When learning XSLT, there are three primary specifications to be aware of: XSL (sometimes referred to as XSL-FO), XSLT, and XPath. Originally, these three languages were just parts of a single language, XSL, or "Extensible Stylesheet Language". But before being released as W3C recommendations, they were re-factored into three separate specifications. They essentially have a subset relationship, as depicted in Figure B-1. XPath is used by XSLT, which is in turn used by XSL.
Figure B-1. The subset relationship between XSL, XSLT, and XPath
This appendix is concerned only with the inner two circles in Figure B-1, XSLT and XPath. We'll see how XSLT and XPath relate to each other and what they actually look like in the tutorial later on. First, let's briefly look at the role each language plays.
B.1.1 What Is XSL?
As we've seen, XSL stands for "Extensible Stylesheet Language." It is a language for expressing stylesheets for XML. It consists of two primary parts:
This appendix is concerned only with XSLT, which is the transformation component of XSL. The other component the formatting vocabulary is commonly called XSL Formatting Objects, or XSL-FO. It theoretically can function apart from XSLT as a standalone formatting vocabulary, but it is usually used as a part of XSL (i.e., with XSLT). The most common use case for XSL-FO is transforming XML documents into documents suitable for printing, particularly in PDF format.
The XSL 1.0 recommendation is located at http://www.w3.org/TR/xsl.
B.1.2 What Is XSLT?
XSLT stands for "Extensible Stylesheet Language Transformations." It is a language for transforming XML documents into other XML documents or other formats, such as HTML and plain text. An XSLT stylesheet is a program that declaratively defines the transformation from a source tree (input) to a result tree (output). Since XSLT stylesheets themselves are represented in XML format, that means there are three essential XML documents, or "trees," involved in any XSLT transformation. Figure B-2 shows a diagram depicting the relationships of these three trees.
Figure B-2. The three trees involved in every XSLT transformation
The input to the XSLT processor (depicted by the rectangle in Figure B-2) consists of the source XML document (the source tree) and the XSLT program itself (the stylesheet tree). The output of the transformation is a new XML document (the result tree).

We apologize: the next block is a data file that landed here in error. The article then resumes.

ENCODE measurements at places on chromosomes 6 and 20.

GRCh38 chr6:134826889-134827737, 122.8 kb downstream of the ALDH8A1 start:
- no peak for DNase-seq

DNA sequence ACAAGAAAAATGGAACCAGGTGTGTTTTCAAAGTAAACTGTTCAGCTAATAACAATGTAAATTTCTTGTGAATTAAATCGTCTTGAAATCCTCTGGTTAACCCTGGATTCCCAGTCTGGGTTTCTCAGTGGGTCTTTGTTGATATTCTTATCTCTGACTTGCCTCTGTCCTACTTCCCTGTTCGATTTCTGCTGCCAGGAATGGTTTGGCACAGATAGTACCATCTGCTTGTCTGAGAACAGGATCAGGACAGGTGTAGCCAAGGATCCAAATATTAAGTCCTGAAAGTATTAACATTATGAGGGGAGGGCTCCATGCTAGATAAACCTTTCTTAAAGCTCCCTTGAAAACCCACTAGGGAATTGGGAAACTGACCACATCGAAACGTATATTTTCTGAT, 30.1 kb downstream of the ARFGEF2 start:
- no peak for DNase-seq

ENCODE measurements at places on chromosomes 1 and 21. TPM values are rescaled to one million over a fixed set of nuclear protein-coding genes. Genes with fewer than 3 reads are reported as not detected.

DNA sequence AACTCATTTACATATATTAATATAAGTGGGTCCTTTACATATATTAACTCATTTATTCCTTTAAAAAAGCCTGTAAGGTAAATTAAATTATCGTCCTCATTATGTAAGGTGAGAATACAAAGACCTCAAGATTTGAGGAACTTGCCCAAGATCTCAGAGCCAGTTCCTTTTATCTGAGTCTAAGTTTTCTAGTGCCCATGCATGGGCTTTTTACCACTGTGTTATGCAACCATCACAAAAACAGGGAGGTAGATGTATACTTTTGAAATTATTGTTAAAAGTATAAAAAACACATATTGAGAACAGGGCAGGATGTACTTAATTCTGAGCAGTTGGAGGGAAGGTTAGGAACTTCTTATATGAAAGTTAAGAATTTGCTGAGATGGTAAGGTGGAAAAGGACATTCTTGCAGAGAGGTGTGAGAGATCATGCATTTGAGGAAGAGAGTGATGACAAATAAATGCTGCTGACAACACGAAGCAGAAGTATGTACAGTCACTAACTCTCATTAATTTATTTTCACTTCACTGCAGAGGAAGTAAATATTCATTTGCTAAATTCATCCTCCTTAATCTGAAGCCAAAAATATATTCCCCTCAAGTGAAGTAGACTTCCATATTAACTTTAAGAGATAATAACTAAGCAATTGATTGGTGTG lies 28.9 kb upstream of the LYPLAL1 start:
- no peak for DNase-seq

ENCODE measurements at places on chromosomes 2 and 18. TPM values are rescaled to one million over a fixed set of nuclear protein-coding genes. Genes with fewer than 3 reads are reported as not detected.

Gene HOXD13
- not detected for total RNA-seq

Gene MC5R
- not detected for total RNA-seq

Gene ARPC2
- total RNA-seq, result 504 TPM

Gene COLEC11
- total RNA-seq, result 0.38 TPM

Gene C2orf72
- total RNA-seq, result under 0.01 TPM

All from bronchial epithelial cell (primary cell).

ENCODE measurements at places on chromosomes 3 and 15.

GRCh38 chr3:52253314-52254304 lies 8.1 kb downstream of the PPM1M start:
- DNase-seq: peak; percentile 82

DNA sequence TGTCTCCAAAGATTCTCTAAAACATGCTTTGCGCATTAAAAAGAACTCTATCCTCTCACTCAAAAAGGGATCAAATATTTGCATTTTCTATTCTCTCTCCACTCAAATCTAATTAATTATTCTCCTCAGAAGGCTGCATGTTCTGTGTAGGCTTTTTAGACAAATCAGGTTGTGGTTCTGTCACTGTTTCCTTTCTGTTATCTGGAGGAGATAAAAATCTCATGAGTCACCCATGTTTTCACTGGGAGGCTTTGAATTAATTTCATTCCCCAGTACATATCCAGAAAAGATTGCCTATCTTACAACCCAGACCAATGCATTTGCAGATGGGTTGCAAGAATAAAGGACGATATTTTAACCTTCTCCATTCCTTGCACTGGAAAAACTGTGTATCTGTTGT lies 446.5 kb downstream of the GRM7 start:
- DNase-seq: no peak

The XSLT 1.0 recommendation is located at http://www.w3.org/TR/xslt.
B.1.3 What Is XPath?
XPath is short for "XML Path Language." It is an expression language for addressing parts of an XML document. XPath is an essential part of XSLT and is used to select "nodes" in the XML source tree for further processing.
The XPath "data model" is fundamental to XSLT. Mathematically speaking, it defines the entire domain and range of XSLT "functions" in other words, the input to and output from XSLT stylesheets. It defines what a "tree" is, the seven kinds of nodes that can occur in a tree (root, element, attribute, comment, processing instruction, namespace, and text nodes), and how they relate to XML.
Before we get into some XSLT examples, let's take a look at some example XPath expressions. Each of the following XPath expressions is called a location path and returns an object called a node-set. Rather than precisely defining its behavior, we'll provide a description of what each expression selects. In that way, you can begin to learn some of the XPath language by example.
These examples only illustrate a few of XPath's operators and functions. Aside from location paths, XPath also supports the operators that you'd expect to find in a programming language, such as arithmetic (+, -, *, div, and mod) and logic (and, or). You can use XPath to do math and to manipulate strings, as well as to select nodes. For a more thorough investigation (as well as an explanation of how exactly such expressions are evaluated), see one of the books cited at the beginning of this appendix. We'll come across a few more XPath expressions in this appendix (in the context of XSLT).
XPath expressions appear as the values of various attributes in XSLT. For example, the select attribute of a number of XSLT instructions (including the xsl:value-of, xsl:for-each, and xsl:apply-templates elements) contains an XPath expression.
The XPath 1.0 recommendation is located at http://www.w3.org/TR/xpath.